assigned to 4 or 5 member teams in order to study what has been taught
by the librarian and to help each reach his or her highest level of
1. The students will sit in five cooperative learning groups of
five student.
2. The librarian will introduce the activity on Friendship.


3. The librarian will discuss the meaning of being a friend and
what good qualities are in a friend.
4. The librarian will read the story entitled, “Whoever You
Are” by Mem Fox.
5. The librarian and students will discuss what good qualities
are found in a friend.
6. The librarian will ask the students to walk over to their
assigned computer stations cooperatively.
7. The librarian will model by asking for student volunteers to
recite adjectives describing their friends; she/he will list the
adjectives on an oversized sample word graphic organizer
describing friendship. The students will write their
adjectives on their computerized graphic organizer.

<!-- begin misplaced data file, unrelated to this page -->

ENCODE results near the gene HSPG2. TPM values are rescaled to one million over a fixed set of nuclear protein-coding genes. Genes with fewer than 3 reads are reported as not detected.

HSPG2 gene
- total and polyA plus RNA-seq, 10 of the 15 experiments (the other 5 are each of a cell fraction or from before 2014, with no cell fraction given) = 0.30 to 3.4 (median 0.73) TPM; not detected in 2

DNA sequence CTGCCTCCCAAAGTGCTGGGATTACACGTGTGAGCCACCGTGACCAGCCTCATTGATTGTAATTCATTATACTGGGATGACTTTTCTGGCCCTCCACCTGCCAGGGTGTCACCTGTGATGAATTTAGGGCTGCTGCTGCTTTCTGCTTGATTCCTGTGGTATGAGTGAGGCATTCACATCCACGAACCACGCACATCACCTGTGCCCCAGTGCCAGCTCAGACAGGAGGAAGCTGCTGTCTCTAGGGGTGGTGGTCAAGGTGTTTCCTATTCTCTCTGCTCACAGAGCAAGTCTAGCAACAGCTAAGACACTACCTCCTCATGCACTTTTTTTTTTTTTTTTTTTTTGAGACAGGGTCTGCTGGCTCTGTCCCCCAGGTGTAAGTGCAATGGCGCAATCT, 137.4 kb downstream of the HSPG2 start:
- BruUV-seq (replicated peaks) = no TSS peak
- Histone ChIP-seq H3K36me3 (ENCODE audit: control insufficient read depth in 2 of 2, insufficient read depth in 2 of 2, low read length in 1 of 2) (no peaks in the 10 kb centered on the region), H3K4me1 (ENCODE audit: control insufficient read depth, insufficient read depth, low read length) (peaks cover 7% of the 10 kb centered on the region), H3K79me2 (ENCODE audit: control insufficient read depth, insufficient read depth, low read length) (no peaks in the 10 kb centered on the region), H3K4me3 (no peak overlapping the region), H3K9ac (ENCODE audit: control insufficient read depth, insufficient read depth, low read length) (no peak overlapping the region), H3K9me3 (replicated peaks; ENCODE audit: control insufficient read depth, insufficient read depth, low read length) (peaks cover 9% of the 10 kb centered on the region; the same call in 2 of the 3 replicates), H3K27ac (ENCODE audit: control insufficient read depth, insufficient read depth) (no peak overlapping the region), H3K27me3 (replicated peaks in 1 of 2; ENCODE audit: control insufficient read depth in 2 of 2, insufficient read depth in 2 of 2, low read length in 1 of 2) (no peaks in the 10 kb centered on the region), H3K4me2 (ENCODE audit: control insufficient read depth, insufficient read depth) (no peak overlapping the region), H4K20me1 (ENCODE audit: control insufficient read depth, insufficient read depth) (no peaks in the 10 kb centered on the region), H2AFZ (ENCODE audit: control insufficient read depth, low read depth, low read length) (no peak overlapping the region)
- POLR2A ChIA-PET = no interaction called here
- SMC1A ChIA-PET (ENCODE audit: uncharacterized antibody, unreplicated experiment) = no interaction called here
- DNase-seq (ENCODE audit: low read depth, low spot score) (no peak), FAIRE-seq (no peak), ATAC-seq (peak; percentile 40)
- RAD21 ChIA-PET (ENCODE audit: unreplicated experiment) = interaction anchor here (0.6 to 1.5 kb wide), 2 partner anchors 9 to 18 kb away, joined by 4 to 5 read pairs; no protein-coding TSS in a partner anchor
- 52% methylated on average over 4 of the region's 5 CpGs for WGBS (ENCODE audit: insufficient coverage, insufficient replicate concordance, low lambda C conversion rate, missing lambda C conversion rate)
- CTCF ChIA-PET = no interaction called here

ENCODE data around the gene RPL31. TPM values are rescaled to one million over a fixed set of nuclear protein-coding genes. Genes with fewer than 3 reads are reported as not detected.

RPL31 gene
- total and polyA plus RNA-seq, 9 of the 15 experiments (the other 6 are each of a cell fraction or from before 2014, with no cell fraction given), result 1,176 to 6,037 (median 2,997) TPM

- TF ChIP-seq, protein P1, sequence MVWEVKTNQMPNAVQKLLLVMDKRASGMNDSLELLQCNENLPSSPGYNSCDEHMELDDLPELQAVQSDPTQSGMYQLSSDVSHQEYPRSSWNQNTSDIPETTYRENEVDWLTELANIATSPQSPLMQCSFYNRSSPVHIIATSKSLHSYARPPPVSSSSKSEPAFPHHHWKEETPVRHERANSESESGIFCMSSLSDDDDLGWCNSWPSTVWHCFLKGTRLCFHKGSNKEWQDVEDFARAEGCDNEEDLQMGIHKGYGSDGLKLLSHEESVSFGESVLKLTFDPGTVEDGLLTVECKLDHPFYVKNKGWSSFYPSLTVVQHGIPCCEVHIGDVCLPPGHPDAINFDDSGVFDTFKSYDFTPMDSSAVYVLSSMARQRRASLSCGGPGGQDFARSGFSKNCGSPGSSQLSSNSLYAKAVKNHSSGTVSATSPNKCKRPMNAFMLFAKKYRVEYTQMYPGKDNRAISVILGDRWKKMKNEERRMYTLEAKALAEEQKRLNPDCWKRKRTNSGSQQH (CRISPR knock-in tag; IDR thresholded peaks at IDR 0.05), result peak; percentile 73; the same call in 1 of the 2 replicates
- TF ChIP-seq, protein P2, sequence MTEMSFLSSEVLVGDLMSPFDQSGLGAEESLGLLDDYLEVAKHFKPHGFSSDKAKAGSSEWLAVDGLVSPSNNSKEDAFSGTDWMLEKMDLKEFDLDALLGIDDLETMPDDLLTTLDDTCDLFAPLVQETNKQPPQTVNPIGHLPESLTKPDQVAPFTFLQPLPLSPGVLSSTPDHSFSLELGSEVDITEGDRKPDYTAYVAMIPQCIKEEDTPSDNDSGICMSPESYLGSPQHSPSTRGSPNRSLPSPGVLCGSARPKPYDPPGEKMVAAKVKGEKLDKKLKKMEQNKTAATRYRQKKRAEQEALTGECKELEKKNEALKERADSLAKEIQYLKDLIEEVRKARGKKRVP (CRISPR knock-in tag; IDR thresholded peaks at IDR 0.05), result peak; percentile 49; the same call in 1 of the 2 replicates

8. The librarian and students will revisit and brainstorm
“What is a friend” – the librarian will write their responses
on 14x18 colored sentence strips and hang them up around
the room.
Individual: n/a
Lesson Summary
Objective Review: Librarian will review the objective of the lesson with
students. The students will learn how to become comfortable working
with each other at school, home and society as a whole.
Follow-up/Extension Activities

The students will complete selected pages from “Introduction to
Journal Writing” on the theme of Friendship. (My Friend, A
Storybook Friendship). After completing the selected pages, the
students will begin making a Friendship booklet on the computer.
2. Word wall words – this ongoing activity will provide the students
with the basic required 50 words that the students should know by
sight by the end of grade 2.
The students will be given 5x7 index cards and black markers.


The librarian will model by writing one word on each card. The
students will write the same one word on each card. The librarian
will hang up the 5x7 index cards on the wall in the library.